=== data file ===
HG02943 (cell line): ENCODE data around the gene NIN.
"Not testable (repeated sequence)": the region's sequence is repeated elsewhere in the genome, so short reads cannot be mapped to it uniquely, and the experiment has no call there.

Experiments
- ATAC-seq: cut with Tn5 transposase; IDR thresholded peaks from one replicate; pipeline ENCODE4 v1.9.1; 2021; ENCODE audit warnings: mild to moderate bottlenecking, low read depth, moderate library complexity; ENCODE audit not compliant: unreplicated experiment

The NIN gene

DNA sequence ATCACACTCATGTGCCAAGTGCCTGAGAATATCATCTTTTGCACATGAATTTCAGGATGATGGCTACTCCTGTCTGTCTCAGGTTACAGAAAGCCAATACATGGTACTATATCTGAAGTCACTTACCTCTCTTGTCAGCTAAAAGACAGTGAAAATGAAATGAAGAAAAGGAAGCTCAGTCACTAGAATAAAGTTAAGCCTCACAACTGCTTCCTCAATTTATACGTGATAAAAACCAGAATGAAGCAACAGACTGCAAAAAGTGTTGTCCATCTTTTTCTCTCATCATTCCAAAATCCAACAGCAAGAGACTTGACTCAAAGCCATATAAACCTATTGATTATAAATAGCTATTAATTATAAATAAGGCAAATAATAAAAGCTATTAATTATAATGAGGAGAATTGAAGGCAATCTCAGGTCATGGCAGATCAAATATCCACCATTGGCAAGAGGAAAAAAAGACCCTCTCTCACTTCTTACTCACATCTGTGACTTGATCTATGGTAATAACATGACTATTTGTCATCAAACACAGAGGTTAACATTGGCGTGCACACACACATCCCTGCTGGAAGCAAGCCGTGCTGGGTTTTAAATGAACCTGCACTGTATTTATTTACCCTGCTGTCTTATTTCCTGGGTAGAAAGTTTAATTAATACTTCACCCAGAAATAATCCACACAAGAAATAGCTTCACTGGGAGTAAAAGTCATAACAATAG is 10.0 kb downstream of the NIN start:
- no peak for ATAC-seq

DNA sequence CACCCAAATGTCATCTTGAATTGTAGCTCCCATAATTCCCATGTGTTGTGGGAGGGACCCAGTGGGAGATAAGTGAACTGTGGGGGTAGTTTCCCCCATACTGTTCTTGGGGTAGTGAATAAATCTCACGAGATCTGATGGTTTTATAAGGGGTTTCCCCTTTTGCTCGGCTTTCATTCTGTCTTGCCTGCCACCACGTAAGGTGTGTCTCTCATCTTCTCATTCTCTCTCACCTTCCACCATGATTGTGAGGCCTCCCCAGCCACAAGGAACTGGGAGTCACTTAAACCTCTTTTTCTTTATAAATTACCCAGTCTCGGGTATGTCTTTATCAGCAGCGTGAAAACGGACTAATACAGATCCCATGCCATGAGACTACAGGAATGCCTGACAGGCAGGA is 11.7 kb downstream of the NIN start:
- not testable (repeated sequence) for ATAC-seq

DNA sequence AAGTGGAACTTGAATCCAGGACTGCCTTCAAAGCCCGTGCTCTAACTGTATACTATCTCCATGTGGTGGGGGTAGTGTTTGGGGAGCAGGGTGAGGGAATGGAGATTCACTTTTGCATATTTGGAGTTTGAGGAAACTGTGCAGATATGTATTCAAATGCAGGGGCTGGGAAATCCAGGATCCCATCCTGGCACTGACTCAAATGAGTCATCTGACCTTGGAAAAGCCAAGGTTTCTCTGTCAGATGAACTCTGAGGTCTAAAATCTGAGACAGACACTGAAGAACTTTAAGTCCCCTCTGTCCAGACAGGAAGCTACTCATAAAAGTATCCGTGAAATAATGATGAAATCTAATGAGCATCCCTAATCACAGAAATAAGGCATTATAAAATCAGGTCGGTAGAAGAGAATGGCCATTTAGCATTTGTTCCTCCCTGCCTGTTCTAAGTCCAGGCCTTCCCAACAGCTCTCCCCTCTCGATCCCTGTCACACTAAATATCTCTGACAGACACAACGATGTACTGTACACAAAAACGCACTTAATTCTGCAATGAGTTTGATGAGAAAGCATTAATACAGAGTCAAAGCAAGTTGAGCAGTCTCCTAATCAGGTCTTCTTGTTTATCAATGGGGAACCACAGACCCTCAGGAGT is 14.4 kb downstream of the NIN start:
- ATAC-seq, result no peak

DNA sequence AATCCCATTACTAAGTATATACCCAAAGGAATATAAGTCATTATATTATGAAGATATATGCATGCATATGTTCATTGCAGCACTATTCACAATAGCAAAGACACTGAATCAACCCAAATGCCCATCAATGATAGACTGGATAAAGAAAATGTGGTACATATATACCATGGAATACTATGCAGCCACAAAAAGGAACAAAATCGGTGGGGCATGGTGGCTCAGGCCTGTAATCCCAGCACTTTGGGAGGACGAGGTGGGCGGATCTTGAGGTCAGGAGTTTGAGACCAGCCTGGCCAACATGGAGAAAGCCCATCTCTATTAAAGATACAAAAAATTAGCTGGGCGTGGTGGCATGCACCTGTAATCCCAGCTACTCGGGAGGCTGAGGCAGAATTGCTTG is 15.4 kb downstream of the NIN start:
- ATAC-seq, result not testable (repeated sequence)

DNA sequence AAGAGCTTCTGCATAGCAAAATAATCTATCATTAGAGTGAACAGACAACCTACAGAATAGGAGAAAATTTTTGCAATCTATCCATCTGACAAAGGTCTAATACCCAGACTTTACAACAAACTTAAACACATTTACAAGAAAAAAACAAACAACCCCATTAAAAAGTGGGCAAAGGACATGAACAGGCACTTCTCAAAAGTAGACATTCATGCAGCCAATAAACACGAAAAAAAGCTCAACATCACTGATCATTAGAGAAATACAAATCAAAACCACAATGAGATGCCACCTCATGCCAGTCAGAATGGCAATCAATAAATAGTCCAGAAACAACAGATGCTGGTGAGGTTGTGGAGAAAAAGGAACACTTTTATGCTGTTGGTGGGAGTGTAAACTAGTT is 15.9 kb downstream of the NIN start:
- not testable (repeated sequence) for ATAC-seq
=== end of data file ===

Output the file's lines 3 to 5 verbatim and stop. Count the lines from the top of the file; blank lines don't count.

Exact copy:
Experiments
- ATAC-seq: cut with Tn5 transposase; IDR thresholded peaks from one replicate; pipeline ENCODE4 v1.9.1; 2021; ENCODE audit warnings: mild to moderate bottlenecking, low read depth, moderate library complexity; ENCODE audit not compliant: unreplicated experiment

The NIN gene